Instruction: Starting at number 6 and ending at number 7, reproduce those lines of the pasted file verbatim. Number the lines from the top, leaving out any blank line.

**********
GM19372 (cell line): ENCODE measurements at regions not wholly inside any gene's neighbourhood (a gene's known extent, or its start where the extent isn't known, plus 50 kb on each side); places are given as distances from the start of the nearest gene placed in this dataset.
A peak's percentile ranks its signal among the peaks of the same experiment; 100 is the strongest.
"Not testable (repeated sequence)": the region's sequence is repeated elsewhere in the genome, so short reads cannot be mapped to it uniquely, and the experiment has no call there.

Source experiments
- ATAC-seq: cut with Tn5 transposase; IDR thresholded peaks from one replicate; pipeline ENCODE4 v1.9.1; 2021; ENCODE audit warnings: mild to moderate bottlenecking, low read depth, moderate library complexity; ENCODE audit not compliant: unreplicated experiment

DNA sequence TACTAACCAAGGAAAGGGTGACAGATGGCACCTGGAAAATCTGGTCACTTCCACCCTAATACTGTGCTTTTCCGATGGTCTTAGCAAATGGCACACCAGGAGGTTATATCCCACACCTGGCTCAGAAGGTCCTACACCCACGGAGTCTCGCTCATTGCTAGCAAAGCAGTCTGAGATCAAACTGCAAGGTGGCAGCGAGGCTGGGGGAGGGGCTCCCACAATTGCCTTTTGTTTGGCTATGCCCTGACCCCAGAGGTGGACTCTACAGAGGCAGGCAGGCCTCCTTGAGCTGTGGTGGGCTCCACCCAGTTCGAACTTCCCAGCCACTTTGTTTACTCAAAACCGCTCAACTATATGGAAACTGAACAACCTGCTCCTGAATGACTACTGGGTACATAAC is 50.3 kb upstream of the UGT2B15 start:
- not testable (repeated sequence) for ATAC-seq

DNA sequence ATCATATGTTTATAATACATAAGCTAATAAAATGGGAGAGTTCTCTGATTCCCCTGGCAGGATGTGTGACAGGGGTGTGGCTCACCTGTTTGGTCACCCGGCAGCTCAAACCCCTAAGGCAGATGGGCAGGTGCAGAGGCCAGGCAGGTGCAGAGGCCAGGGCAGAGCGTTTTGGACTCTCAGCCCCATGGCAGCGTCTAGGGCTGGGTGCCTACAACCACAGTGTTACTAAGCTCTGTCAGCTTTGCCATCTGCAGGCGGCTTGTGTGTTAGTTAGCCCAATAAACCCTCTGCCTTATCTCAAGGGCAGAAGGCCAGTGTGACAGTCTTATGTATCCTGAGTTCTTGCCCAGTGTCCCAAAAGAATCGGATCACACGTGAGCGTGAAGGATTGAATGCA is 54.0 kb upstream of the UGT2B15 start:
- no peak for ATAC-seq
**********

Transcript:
DNA sequence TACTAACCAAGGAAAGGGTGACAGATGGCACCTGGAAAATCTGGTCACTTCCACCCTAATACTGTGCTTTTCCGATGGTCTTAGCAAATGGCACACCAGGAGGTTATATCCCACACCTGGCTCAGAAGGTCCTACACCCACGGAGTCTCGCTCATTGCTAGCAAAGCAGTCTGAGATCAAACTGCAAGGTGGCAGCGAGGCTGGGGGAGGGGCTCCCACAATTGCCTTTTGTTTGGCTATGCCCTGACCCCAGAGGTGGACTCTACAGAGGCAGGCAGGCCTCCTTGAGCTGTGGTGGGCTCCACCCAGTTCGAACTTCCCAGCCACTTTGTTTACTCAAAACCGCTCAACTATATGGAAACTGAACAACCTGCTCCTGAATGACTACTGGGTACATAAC is 50.3 kb upstream of the UGT2B15 start:
- not testable (repeated sequence) for ATAC-seq